Credit: Unsplash A world-first system developed by UTS is being used by Westpac Little Ripper Lifesaver to identify sharks, raise alarms and provide greater protection for swimmers and surfers. In 2016 there were 26 recorded shark attacks in Australia, including two fatalities, leading to much public discussion about ways to improve safety for water recreation while preserving marine ecosystems. Now artificial intelligence technology is being used by Australian drone company Westpac Little Ripper Lifesaver to improve detection and identification of sharks.
Little Ripper drones are battery powered ’unmanned helicopters’ with autopilot capabilities, and are loaded with the UTS software system for aerial surveillance. The system does real time analysis of overhead footage and information can be relayed immediately to emergency services, beach lifeguards, and water users for appropriate decision-making.
”The automated system for detection and identification of sharks in particular, and marine life/objects more generally, was developed using cutting edge deep neural networks and image processing techniques,” said Professor Michael Blumenstein, Head of the School of Software in the Faculty of Engineering and IT.
”The system efficiently distinguishes and identifies sharks from other targets by processing video feeds that are dynamic, as well as images, where objects are static.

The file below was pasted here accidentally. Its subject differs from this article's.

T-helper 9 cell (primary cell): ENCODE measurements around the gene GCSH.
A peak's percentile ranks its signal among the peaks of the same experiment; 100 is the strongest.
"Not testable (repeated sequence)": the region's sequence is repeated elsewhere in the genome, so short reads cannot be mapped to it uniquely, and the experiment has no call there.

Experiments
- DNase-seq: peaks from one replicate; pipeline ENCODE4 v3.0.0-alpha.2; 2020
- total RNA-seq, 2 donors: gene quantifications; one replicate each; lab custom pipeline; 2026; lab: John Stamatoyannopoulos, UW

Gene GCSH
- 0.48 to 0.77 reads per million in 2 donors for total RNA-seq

”The system will give an overhead warning to swimmers/surfers when a shark or a potential risk is detected, using an on-board megaphone attached to the drones. This cutting-edge AI system developed by UTS will create a positive impact for the public, making beach recreation much safer.”
Dr Nabin Sharma, Research Associate, School of Software has been working on the algorithm.
”Sharkspotter uses image processing techniques, state-of-the-art sensors and software, and applies deep learning neural networks for object detection and classification,” he said
State-of-the-art deep learning algorithms and image processing techniques examine live video feeds in real time to detect the presence of sharks and their potential threat to water users. This delivers 90 per cent accuracy in detecting sharks, and distinguishing between them and other marine life such as dolphins, rays and whales. It is also capable of distinguishing surfers, swimmers, boats, human beings and other objects.
”This system will help make beach recreation much safer and is a major milestone in addressing shark attacks with very real ability to save a life,” said Mr Eddie Bennet, Chief Executive Officer, Westpac Little Ripper Lifesaver.
”This smart algorithm gives us yet another capability in patrolling beaches which we have been doing regularly for almost a year.”
Little Ripper drones will patrol many main beaches in Australia from summer 2017/18 onward.
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Provided by:University of Technology, Sydney